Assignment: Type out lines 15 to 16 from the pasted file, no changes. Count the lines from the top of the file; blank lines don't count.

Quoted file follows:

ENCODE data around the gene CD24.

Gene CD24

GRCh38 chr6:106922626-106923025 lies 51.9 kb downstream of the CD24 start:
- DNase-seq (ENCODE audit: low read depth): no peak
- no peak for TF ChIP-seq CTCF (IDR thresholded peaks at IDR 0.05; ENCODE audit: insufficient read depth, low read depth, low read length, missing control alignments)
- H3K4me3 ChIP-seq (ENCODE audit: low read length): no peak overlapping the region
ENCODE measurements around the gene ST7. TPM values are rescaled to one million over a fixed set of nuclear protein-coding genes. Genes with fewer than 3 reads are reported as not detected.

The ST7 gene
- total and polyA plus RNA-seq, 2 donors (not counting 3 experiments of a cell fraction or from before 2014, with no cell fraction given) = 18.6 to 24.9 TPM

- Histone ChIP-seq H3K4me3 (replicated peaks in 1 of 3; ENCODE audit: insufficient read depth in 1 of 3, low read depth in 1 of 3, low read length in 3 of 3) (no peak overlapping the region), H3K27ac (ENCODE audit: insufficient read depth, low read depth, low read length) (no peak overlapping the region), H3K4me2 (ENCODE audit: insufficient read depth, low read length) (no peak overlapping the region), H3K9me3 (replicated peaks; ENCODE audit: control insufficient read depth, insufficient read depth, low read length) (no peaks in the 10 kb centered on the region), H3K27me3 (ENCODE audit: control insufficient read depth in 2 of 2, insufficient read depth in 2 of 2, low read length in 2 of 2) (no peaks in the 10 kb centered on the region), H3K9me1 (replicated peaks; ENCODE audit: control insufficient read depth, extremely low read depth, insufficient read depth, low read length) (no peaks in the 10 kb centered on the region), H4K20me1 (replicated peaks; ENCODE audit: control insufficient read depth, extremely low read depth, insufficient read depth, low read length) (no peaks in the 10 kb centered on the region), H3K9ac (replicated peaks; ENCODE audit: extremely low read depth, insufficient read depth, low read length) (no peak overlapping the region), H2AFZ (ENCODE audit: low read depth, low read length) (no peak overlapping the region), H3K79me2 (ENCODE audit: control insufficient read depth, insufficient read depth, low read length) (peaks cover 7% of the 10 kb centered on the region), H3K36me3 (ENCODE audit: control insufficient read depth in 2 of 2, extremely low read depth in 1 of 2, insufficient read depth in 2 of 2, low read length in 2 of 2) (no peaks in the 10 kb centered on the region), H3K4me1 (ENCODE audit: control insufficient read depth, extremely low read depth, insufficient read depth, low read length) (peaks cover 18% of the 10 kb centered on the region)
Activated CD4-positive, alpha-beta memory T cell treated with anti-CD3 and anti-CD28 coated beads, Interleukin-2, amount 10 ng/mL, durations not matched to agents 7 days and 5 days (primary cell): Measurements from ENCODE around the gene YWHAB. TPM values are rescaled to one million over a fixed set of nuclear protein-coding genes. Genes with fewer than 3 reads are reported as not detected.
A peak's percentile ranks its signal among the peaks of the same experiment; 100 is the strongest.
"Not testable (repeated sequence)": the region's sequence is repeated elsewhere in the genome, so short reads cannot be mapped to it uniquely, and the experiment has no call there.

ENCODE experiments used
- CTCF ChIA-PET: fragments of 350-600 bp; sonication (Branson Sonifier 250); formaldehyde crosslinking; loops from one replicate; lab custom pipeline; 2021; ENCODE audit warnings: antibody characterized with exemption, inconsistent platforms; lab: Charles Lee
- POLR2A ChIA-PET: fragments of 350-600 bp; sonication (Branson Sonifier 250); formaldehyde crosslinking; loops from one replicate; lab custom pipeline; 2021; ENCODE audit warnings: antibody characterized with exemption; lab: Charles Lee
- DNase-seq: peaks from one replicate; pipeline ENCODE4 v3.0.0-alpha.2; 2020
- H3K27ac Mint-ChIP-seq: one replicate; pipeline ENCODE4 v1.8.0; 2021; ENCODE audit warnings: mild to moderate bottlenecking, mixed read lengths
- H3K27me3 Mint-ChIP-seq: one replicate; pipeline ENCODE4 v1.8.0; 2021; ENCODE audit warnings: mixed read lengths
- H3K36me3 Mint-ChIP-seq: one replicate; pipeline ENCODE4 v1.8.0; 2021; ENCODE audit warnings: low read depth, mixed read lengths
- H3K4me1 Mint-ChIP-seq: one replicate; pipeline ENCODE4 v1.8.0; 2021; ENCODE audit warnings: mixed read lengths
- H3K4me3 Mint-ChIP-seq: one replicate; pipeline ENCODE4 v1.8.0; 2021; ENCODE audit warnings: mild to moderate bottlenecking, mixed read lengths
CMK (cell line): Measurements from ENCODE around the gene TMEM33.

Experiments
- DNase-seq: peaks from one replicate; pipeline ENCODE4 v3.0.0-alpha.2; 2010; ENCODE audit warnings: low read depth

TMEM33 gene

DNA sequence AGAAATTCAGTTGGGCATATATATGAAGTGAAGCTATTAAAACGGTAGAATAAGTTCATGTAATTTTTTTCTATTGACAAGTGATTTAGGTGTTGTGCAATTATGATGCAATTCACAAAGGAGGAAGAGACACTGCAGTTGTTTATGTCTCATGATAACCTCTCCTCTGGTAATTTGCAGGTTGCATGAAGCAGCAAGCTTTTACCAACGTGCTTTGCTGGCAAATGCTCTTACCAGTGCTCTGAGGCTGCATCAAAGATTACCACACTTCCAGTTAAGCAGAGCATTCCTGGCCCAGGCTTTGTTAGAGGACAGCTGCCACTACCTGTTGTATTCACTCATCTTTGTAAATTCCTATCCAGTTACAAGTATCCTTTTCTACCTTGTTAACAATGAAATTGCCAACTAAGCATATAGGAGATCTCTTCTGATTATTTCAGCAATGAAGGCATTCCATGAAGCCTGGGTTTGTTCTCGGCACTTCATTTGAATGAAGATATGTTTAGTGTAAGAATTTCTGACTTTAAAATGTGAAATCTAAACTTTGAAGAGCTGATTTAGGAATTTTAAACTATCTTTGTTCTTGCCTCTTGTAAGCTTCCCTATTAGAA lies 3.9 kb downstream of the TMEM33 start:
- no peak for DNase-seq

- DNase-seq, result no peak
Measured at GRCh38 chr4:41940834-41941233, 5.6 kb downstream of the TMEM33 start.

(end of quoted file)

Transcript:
- CTCF ChIA-PET: fragments of 350-600 bp; sonication (Branson Sonifier 250); formaldehyde crosslinking; loops from one replicate; lab custom pipeline; 2021; ENCODE audit warnings: antibody characterized with exemption, inconsistent platforms; lab: Charles Lee
- POLR2A ChIA-PET: fragments of 350-600 bp; sonication (Branson Sonifier 250); formaldehyde crosslinking; loops from one replicate; lab custom pipeline; 2021; ENCODE audit warnings: antibody characterized with exemption; lab: Charles Lee